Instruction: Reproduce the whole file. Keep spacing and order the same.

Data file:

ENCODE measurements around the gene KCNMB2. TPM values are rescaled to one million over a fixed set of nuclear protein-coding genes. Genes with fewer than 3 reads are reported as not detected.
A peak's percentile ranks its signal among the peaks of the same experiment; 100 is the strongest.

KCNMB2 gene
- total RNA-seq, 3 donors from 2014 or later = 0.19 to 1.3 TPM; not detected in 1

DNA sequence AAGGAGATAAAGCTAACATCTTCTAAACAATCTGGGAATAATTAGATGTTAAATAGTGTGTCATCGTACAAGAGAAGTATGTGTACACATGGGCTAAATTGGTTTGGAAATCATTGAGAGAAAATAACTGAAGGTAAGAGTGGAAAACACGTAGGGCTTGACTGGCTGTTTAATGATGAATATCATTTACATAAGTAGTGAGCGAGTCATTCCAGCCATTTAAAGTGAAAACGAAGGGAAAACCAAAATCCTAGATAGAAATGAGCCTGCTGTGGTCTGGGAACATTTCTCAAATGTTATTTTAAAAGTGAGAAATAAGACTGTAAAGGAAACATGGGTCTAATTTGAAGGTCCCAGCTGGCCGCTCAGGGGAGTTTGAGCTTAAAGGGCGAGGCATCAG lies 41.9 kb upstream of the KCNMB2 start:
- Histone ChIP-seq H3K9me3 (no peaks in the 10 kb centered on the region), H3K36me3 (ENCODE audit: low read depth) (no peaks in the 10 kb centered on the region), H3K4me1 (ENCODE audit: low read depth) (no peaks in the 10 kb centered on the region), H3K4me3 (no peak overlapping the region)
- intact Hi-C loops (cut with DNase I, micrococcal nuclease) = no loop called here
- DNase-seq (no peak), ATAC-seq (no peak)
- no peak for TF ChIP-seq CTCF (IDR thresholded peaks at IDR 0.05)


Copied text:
ENCODE measurements around the gene KCNMB2. TPM values are rescaled to one million over a fixed set of nuclear protein-coding genes. Genes with fewer than 3 reads are reported as not detected.
A peak's percentile ranks its signal among the peaks of the same experiment; 100 is the strongest.

KCNMB2 gene
- total RNA-seq, 3 donors from 2014 or later = 0.19 to 1.3 TPM; not detected in 1

DNA sequence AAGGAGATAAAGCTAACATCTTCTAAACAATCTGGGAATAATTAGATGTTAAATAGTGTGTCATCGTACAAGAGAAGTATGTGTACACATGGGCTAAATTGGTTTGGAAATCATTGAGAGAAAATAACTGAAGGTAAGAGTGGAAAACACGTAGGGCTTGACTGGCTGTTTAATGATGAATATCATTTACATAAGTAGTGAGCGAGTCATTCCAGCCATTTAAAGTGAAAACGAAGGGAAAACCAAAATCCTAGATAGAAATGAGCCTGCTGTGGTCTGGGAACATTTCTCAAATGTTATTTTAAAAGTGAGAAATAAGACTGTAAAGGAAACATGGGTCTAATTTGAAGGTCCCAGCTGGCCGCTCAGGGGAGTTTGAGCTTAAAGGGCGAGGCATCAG lies 41.9 kb upstream of the KCNMB2 start:
- Histone ChIP-seq H3K9me3 (no peaks in the 10 kb centered on the region), H3K36me3 (ENCODE audit: low read depth) (no peaks in the 10 kb centered on the region), H3K4me1 (ENCODE audit: low read depth) (no peaks in the 10 kb centered on the region), H3K4me3 (no peak overlapping the region)
- intact Hi-C loops (cut with DNase I, micrococcal nuclease) = no loop called here
- DNase-seq (no peak), ATAC-seq (no peak)
- no peak for TF ChIP-seq CTCF (IDR thresholded peaks at IDR 0.05)